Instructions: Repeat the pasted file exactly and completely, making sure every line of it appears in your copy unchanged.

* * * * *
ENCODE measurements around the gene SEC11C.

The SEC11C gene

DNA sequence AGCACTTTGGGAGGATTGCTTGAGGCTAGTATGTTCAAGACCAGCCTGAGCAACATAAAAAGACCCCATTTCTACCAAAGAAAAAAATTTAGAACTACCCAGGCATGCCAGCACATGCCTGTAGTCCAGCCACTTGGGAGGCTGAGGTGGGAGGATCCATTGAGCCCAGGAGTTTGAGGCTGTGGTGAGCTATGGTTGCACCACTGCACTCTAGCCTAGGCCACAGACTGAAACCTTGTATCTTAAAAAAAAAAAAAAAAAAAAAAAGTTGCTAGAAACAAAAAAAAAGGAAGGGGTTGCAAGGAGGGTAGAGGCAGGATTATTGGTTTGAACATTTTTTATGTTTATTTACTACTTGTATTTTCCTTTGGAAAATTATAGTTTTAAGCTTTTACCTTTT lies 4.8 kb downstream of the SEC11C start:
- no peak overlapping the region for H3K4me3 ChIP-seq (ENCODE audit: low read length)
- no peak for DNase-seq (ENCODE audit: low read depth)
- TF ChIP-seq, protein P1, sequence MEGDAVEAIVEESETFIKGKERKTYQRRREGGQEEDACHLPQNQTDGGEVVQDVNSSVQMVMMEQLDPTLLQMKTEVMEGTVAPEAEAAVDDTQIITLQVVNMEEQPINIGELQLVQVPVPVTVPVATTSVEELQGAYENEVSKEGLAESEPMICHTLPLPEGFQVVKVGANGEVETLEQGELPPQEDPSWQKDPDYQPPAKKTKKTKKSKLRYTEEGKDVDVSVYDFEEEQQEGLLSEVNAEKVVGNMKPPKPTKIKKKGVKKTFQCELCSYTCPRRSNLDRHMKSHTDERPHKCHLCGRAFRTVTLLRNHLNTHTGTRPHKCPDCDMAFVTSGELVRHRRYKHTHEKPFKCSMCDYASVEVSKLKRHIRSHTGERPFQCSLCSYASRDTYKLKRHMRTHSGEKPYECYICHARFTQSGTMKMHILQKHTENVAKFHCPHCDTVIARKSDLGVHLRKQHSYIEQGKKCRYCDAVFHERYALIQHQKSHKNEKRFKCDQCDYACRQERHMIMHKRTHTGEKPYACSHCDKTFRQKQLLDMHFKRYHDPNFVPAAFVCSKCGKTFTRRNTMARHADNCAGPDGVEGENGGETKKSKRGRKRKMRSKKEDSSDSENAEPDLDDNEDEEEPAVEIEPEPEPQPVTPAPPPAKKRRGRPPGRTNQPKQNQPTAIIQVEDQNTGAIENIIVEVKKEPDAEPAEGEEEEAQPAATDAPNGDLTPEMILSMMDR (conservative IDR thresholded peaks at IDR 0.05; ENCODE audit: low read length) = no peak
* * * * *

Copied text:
ENCODE measurements around the gene SEC11C.

The SEC11C gene

DNA sequence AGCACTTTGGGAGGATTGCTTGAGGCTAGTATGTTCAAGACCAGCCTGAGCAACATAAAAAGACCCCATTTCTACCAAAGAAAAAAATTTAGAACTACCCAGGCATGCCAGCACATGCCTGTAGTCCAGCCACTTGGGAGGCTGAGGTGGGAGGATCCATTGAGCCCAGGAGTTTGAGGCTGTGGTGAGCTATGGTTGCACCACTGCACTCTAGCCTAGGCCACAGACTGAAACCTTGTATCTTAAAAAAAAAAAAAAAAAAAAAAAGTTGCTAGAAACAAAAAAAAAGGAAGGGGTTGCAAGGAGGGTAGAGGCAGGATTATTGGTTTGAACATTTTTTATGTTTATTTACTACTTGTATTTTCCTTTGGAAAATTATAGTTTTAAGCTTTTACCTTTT lies 4.8 kb downstream of the SEC11C start:
- no peak overlapping the region for H3K4me3 ChIP-seq (ENCODE audit: low read length)
- no peak for DNase-seq (ENCODE audit: low read depth)
- TF ChIP-seq, protein P1, sequence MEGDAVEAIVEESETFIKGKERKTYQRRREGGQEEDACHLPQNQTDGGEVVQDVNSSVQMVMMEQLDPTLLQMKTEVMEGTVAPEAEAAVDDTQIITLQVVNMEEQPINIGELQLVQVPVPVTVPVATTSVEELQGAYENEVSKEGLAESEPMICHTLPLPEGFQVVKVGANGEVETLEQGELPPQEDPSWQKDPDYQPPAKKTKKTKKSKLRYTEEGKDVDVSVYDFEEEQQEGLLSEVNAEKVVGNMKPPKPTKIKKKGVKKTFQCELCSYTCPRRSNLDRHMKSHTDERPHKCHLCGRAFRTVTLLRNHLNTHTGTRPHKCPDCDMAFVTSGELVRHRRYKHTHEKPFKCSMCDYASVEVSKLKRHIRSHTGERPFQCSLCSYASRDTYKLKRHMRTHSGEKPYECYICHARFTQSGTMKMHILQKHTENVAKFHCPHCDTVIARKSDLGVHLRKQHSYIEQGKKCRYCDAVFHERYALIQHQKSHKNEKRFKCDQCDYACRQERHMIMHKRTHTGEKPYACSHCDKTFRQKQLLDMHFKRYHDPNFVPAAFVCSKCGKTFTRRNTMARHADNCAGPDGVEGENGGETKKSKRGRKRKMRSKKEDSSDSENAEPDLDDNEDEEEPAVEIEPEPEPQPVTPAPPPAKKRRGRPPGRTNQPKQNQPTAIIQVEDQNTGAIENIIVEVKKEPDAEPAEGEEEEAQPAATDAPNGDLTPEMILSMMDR (conservative IDR thresholded peaks at IDR 0.05; ENCODE audit: low read length) = no peak